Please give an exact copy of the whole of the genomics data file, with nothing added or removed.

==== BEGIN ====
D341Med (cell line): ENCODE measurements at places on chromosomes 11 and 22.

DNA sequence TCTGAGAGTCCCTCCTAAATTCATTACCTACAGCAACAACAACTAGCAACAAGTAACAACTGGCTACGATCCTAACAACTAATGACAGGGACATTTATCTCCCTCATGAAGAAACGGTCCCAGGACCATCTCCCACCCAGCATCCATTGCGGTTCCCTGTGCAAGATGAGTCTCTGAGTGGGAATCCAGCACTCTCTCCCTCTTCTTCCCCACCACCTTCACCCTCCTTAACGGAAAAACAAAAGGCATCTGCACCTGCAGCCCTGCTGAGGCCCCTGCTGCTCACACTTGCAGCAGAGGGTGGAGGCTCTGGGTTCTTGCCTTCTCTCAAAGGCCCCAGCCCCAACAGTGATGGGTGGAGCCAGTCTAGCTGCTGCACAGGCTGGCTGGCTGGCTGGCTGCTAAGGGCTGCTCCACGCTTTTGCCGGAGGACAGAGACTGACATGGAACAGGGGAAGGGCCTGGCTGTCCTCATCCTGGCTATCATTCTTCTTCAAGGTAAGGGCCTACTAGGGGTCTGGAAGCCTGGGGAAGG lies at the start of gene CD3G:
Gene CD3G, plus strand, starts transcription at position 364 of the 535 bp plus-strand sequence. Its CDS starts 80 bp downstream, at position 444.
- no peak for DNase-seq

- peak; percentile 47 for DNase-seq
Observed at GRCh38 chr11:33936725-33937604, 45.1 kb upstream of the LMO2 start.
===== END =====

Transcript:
D341Med (cell line): ENCODE measurements at places on chromosomes 11 and 22.

DNA sequence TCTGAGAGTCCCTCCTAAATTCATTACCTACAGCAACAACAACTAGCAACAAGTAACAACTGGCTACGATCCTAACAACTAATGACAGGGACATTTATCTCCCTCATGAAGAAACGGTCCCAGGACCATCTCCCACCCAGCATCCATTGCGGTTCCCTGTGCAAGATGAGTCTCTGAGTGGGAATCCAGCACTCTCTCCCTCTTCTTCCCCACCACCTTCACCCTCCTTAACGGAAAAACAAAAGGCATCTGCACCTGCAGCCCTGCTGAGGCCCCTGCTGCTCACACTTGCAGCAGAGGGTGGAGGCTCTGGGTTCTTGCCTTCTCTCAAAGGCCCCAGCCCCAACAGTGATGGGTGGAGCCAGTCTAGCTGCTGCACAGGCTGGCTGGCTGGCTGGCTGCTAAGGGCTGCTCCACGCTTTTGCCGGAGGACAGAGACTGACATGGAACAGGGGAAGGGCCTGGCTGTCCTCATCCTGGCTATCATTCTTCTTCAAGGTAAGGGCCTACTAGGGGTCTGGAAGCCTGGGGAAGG lies at the start of gene CD3G:
Gene CD3G, plus strand, starts transcription at position 364 of the 535 bp plus-strand sequence. Its CDS starts 80 bp downstream, at position 444.
- no peak for DNase-seq

- peak; percentile 47 for DNase-seq
Observed at GRCh38 chr11:33936725-33937604, 45.1 kb upstream of the LMO2 start.